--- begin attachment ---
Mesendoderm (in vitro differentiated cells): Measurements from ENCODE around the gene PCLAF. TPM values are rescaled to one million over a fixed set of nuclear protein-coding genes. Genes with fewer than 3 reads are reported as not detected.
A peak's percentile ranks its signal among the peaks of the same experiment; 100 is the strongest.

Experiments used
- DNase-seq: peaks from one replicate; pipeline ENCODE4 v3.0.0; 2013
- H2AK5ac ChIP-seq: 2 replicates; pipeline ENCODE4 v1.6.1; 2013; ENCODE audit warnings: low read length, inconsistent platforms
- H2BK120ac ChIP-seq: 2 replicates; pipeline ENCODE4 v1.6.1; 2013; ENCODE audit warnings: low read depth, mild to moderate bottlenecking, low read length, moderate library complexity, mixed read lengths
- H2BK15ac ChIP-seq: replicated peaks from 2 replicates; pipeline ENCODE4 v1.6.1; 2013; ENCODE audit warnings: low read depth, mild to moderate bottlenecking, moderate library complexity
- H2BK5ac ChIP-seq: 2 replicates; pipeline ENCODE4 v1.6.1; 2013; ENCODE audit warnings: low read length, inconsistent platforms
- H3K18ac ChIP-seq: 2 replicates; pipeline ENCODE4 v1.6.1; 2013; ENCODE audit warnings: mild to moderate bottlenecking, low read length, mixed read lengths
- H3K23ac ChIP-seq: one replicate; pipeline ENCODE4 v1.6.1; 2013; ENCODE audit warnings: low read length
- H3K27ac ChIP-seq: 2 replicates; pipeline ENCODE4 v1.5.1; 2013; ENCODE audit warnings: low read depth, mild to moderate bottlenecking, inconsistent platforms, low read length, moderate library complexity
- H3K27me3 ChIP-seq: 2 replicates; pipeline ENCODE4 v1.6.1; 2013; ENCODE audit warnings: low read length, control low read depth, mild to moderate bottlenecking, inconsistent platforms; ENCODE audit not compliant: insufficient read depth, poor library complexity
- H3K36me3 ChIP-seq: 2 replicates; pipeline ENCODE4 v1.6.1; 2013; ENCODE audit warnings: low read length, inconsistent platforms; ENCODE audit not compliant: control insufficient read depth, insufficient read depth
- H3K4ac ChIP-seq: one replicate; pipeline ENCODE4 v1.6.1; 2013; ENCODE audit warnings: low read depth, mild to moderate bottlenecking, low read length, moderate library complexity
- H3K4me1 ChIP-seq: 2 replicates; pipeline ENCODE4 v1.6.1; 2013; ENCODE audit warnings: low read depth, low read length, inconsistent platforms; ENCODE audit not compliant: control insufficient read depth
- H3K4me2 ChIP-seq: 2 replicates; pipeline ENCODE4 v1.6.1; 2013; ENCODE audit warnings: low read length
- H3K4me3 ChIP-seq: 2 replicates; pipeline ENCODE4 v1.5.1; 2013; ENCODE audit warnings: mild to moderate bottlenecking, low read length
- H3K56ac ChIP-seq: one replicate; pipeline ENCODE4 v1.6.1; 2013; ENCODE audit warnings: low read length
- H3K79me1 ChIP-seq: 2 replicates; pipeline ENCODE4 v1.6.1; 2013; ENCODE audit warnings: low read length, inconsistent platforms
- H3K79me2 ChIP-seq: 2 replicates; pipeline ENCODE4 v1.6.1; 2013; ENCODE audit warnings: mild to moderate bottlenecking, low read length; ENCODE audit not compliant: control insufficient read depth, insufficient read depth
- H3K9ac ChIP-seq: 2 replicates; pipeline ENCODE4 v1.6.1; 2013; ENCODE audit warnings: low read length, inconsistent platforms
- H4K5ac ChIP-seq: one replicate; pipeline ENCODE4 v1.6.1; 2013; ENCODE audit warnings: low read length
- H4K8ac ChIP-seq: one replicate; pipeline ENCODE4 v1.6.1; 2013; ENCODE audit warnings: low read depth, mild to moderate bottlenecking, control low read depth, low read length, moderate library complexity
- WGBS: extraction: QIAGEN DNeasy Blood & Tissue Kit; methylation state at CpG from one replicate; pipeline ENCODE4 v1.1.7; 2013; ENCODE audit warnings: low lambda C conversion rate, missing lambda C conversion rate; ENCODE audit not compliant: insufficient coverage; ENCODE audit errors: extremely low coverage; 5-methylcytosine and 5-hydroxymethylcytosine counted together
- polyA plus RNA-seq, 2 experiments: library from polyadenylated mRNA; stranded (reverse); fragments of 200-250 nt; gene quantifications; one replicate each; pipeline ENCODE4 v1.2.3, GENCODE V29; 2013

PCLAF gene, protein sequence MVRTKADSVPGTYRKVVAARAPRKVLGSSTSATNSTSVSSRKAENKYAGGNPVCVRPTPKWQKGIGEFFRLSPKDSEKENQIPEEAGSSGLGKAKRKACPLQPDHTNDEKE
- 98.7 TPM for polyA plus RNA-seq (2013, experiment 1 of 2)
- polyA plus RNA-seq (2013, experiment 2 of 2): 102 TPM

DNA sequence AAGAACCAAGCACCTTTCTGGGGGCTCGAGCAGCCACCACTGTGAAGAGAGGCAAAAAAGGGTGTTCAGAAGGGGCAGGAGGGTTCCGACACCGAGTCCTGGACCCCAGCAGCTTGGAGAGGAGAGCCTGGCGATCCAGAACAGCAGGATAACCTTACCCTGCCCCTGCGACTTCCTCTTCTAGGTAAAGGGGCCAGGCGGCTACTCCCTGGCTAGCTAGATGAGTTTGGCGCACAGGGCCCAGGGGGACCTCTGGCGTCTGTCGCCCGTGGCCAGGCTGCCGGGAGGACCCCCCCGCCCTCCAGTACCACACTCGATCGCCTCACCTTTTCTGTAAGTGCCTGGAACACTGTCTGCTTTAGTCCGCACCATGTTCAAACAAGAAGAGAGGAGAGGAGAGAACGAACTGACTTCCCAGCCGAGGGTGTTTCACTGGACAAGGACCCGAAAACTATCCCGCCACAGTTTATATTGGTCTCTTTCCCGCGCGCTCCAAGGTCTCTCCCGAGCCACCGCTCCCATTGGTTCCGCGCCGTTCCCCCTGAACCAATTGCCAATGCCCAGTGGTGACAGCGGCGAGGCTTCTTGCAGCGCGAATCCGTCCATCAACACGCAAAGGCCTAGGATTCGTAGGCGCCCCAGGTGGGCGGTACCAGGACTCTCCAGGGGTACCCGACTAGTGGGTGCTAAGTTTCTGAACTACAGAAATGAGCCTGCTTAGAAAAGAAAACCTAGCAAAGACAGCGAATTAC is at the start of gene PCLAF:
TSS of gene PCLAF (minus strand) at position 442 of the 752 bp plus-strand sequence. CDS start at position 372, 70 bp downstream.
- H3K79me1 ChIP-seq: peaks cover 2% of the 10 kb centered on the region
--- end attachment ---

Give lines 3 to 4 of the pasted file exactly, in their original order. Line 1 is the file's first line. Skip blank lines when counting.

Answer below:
Experiments used
- DNase-seq: peaks from one replicate; pipeline ENCODE4 v3.0.0; 2013